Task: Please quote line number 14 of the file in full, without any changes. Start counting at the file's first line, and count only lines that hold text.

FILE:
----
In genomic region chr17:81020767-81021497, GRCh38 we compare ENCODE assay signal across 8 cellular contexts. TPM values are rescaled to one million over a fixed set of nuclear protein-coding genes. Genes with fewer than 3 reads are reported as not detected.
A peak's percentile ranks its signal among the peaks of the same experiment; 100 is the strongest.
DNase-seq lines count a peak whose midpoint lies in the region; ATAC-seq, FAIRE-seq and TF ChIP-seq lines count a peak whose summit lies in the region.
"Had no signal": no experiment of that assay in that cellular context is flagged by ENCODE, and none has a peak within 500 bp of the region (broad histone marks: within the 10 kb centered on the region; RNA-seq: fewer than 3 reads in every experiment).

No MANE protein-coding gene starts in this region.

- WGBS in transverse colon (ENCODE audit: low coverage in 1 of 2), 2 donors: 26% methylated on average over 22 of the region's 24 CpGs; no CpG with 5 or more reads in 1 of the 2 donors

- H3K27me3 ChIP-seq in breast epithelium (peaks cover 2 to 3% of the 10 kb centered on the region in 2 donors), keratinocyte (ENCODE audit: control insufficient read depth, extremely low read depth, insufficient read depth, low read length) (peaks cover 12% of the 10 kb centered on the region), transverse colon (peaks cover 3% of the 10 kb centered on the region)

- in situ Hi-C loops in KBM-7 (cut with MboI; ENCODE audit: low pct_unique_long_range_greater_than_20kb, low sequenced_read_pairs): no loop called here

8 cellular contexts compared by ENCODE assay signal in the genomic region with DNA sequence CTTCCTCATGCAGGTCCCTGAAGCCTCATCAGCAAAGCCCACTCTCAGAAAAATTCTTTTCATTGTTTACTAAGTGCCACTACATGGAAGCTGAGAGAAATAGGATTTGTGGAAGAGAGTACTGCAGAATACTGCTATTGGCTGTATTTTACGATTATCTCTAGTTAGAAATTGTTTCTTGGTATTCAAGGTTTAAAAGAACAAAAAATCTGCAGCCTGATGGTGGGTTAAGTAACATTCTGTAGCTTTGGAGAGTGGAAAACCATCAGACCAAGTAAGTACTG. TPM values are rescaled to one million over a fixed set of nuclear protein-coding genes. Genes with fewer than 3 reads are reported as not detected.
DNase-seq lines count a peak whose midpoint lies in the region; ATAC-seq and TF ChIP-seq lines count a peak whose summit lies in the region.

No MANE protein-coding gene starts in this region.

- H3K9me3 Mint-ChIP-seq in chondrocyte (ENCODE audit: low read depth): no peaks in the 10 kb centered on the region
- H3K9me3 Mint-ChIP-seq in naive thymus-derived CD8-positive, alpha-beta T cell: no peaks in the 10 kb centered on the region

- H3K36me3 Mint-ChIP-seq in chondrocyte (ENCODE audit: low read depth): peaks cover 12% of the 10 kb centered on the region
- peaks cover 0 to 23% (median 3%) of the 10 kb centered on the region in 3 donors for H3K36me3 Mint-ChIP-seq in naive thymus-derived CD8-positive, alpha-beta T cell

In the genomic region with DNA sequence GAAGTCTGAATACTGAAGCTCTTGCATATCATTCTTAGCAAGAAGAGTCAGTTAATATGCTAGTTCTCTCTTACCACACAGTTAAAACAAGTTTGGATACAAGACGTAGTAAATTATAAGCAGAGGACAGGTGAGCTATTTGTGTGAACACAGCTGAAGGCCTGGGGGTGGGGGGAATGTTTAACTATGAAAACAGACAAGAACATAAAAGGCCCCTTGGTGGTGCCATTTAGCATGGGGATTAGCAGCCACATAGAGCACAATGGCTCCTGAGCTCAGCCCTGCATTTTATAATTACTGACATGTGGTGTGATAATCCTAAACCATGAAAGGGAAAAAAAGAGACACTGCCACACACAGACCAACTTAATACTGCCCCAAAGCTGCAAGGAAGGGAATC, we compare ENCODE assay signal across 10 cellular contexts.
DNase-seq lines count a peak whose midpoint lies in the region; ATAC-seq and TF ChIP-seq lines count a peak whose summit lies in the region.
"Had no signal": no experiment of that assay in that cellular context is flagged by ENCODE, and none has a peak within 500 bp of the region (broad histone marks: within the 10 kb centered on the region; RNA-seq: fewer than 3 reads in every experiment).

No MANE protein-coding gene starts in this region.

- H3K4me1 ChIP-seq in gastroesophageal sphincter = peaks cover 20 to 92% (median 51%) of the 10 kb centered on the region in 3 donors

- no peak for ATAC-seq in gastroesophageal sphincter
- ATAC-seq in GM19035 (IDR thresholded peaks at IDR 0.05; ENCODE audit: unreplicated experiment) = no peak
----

- H3K36me3 Mint-ChIP-seq in chondrocyte (ENCODE audit: low read depth): peaks cover 12% of the 10 kb centered on the region